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International Internet Magazine. Baltic States news & analytics Sunday, 28.05.2017, 13:25

Manufacturing retains its high level in Latvia

Igors Kasjanovs economist, Latvijas Banka, www.macroeconomics.lv, 05.04.2017.Print version
In February, the performance of manufacturing remained at approximately the previous month's level (+0.4%, seasonally adjusted data). However, in evaluating this result we must remember that the achieved level is rather high, as evidenced by the y-o-y growth (+4.6%).

Even though the overall performance of the sector has not significantly changed, substantial changes have taken place within it. Negative y-o-y growth was observed in two of the biggest branches   – food (-4.2%) and wood industry (-1.0%). In both, this is partially explained by the base effect, i.e. fast output growth was observed in February 2016.


The weak result in the aforementioned branches was compensated by fast growth in others – the production of computers and electrical and optical equipment (+34.8%), production of equipment and mechanisms (+15.7%), and production of automobiles and trailers (+17.4%). Both in the chemical industry (+24.7%) and production of wearing apparel (+13.9%), it was a month of solid performance.

This month does not represent a turning point in the development of the sector. Fluctuations in various branches by month can be quite substantial. It can be expected that in the coming months, growth will be furthered by the traditional branches.


February also turned out well for the energy sector, which was determined by a substantial increase in cogeneration stations. Operational data point to March being an even more successful month. Therefore, it can be said with some certainty that the energy sector will make a relatively substantial and positive contribution to the growth of gross domestic product (GDP) in the first quarter of 2017.

The demand-side factors at the beginning of the year look hopeful for manufacturing. Indicators for both domestic confidence and foreign trade partners are at a high level. Domestic demand should be on the rise this year as well, resulting from a stronger performance of the construction branch (at least those branches that are related to construction – metalworking, construction materials, mining and quarrying, and, to a lesser extent, the wood industry). It can be expected that at least the demand side is favourable for further growth in the branch.


There is less clarity regarding supply side in industry. Judging by non-financial investment statistics, the amount of investment in the sector in 2016 was the lowest in the post-crisis period. Year-on-year, the amount of nonfinancial investment decreased by 27.1%. This is partly related to interruptions in the availability of financing from European Union (EU) structural funds. Aware that soon substantial financing from the EU structural funds will become available, enterprises apparently postpone the already scheduled investment projects. Yet that is not the only reason.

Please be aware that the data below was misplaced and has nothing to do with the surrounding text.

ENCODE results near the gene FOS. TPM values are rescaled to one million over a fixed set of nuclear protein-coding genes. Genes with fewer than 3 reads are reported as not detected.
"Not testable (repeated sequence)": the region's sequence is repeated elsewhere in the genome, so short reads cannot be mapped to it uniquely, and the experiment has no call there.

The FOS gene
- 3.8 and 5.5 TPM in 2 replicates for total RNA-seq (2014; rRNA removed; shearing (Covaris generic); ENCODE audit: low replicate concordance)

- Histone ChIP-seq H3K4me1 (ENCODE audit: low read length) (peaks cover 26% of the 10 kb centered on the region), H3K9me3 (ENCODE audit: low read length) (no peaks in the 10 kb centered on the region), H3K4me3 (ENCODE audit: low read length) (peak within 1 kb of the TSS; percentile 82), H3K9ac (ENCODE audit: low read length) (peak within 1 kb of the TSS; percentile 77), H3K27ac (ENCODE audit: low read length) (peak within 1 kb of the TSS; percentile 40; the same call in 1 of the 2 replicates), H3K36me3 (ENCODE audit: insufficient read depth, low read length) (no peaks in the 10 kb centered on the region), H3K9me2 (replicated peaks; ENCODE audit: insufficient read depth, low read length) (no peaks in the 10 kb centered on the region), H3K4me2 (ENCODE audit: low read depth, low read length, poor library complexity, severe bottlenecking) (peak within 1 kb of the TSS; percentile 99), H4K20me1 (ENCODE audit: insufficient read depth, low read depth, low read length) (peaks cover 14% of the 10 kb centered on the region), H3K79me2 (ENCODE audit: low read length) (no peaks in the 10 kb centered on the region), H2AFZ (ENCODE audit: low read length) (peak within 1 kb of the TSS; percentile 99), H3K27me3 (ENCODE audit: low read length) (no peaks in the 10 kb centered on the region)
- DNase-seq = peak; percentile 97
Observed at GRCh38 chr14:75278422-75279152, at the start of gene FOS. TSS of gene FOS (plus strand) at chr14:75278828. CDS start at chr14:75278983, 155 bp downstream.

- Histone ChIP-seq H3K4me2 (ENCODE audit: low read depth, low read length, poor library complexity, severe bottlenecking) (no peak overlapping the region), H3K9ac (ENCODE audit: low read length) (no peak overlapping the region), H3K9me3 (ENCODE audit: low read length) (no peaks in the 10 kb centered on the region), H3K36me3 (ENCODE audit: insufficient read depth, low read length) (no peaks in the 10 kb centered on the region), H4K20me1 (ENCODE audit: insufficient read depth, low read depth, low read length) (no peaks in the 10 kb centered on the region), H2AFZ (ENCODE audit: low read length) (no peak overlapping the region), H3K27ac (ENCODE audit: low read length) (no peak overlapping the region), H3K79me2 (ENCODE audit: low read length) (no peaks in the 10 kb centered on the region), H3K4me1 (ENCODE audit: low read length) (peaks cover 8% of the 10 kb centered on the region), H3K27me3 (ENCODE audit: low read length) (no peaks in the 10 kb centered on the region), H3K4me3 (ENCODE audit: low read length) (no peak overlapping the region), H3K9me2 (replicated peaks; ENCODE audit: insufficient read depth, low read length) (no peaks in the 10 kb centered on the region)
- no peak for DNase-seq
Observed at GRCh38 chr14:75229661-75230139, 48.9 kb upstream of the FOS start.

Investment activity is also impeded by the uncertainty that has dominated the external environment (the Russian sanctions and recession, Brexit, elections in the U.S. and its future policies, etc.). It makes planning more difficult for export-oriented businesses. The less than clear tax policy of previous years has also impeded investment activity. The businesses in the energy-intensive industrial branches, in their turn, awaited solutions regarding high energy tariffs.


2016 was a very good year for manufacturing. Despite the weakness of the demand side, growth was very strong. It might seem that the weak investment activity could create problems if demand-side stimulus is substantially renewed. It cannot be fully disregarded, yet the situation is very varied by branch and by enterprise.


There are a number of enterprises that have no problem increasing output, for the investments of previous years provided for a reserve capacity. This is borne out by the full load capacity data aggregated by the European Commission; even though the full load production capacity is at a historical high, it substantially lags behind the indicators of other countries.  


Even though the total amount of non-financial investment diminished in 2016, a number of factories have opened in Latvia in the last six years, for example a plastic factory in Ventspils, a wearing-apparel production unit in Tukums, an oat processing plant in Dobele, an electronics production unit in Ventspils, a number of plants/shops in the wood industry, etc. All of them will have a favourable impact both on total production capacity and output in 2017. As a result, there are no current strong signals that the supply side could impede further growth in the branch. However, a resumption in investment activity is vitally important for manufacturing to be able to post as good a growth in the medium term as up to now.  






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